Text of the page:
President Museveni might be denied a chance to address the African Union summit that kicked off today in Addis Ababa unless Uganda clears a Shs 4.5bn debt it owes the Africa body before the end of January.
Reliable sources in Addis Ababa said a report by the Permanent Representative Council (PRC) – which comprises all ambassadors based in Ethiopia – noted that Uganda had not met its contribution for the last two years.
The report, however, noted that Uganda pledged to honour its financial obligations before the end of January.
By the time we went to press, we could not readily establish whether Uganda had honoured its pledge.
Foreign Affairs ministry officials could not be reached by telephone. Uganda has arrears of $800,000 (Shs 2bn) for 2012 and $990,305 (Shs 2.47bn) for 2013, which totals to roughly $1.8m (Shs 4.5bn).
Sources told us that Nkosazana Dlamini-Zuma, the AU commission chairperson, has constantly complained about Africa Union’s reliance on foreign aid to carry out its activities.
“She wants African countries to pay their dues and dig deeper into their coffers and stop relying on foreign aid,” one of our sources said.
The AU’s annual budget stands at $308m. Of this, $170m is funded from outside Africa while $138m comes from the 54 AU member countries. Sources said as a way to force countries to pay up, the AU usually imposed sanctions on the defaulting countries, including denying them a voice at the summit.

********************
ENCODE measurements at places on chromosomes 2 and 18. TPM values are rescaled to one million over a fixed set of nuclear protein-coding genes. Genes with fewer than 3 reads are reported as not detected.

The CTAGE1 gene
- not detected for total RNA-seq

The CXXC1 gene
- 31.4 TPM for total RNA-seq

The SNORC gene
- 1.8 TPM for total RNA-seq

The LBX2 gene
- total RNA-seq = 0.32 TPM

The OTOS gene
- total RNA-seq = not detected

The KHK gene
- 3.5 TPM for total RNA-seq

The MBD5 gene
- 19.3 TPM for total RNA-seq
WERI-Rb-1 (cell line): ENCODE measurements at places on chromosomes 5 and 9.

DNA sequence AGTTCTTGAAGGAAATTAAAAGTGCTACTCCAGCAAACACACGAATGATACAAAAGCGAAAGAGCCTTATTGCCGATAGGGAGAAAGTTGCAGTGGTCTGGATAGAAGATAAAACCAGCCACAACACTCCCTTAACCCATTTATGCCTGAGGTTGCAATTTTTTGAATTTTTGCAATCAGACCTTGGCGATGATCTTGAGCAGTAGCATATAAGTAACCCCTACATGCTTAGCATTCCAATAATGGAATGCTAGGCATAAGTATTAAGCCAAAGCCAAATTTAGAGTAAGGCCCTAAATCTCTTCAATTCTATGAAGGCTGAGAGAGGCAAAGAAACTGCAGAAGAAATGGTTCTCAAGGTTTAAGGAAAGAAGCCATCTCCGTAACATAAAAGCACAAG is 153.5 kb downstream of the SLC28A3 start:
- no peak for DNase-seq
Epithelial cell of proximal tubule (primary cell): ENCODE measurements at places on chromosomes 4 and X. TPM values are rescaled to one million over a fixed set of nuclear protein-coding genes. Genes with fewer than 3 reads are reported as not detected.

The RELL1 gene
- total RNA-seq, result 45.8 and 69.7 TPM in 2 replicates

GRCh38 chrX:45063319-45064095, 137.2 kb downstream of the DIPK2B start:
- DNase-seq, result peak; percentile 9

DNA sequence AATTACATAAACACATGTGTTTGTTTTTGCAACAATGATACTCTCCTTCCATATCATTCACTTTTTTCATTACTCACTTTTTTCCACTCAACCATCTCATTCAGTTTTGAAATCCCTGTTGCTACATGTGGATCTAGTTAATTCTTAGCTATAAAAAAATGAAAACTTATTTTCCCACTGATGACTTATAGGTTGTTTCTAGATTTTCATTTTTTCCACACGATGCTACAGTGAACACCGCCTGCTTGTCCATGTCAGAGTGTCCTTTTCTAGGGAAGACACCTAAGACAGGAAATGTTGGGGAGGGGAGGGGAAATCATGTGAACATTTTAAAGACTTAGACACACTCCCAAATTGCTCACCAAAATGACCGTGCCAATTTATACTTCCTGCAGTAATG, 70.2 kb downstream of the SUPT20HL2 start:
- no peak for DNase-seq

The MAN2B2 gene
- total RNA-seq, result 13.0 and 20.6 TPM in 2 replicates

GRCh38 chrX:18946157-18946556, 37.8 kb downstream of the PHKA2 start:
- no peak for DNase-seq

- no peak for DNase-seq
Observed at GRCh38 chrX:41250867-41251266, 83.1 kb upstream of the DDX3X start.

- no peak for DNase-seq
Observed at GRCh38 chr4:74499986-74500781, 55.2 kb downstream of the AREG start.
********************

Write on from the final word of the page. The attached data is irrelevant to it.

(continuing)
Museveni arrived in Addis Ababa yesterday for the 22nd ordinary summit of the AU. The two-day summit is being held under the theme, ‘2014: Year of Agriculture and Food Security, Marking 10th Anniversary of the Adoption of the Comprehensive Africa Agriculture Development Programme’ (CAADP).
Within the East African Community, only Rwanda and Burundi have cleared all their dues. Tanzania, like Uganda, owes the AU $1.8m while Kenya, the biggest economy in the region, is yet to clear a $3m debt. Libya has the highest unpaid bills. It owes AU $16m while Sudan’s debt stands at $11m.
Each country in Africa, except South Africa, Egypt, Nigeria, Algeria and Libya, has a certain percentage which they have to pay to the AU every year. These five countries, also called the P5 of the AU, each contribute 13.37 per cent of the AU budget.
The country with the least contribution to the AU is the Saharawi Republic which pays $15,500 a year. There are countries which have cleared all their dues. They include: Algeria, Botswana, Djibouti, Egypt, Liberia, Mauritius, DRC, Mozambique, Namibia, Rwanda, Burundi, South Africa, Swaziland, Guinea, Eritrea and Gambia.